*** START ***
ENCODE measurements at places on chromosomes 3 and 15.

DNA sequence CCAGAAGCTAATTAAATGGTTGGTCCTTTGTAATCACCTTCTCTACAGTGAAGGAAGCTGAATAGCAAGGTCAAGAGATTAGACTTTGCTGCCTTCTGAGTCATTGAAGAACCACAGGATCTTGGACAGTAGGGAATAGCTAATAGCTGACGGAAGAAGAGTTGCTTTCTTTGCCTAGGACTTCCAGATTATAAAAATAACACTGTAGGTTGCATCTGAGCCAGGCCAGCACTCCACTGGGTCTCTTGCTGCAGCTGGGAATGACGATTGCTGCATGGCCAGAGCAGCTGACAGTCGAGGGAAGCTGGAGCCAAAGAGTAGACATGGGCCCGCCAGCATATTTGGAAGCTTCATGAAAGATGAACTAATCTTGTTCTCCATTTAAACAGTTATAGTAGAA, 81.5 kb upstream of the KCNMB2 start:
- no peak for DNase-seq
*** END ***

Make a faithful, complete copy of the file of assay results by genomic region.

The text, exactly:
ENCODE measurements at places on chromosomes 3 and 15.

DNA sequence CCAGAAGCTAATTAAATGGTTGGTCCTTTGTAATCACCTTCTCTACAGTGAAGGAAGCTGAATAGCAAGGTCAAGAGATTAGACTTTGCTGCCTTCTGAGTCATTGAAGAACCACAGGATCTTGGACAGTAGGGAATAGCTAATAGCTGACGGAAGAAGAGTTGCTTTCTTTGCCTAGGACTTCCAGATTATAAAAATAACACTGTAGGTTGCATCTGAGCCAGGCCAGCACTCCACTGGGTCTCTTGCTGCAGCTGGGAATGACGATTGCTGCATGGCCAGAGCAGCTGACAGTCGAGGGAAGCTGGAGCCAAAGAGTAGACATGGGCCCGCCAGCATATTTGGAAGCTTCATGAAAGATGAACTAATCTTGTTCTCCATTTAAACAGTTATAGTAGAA, 81.5 kb upstream of the KCNMB2 start:
- no peak for DNase-seq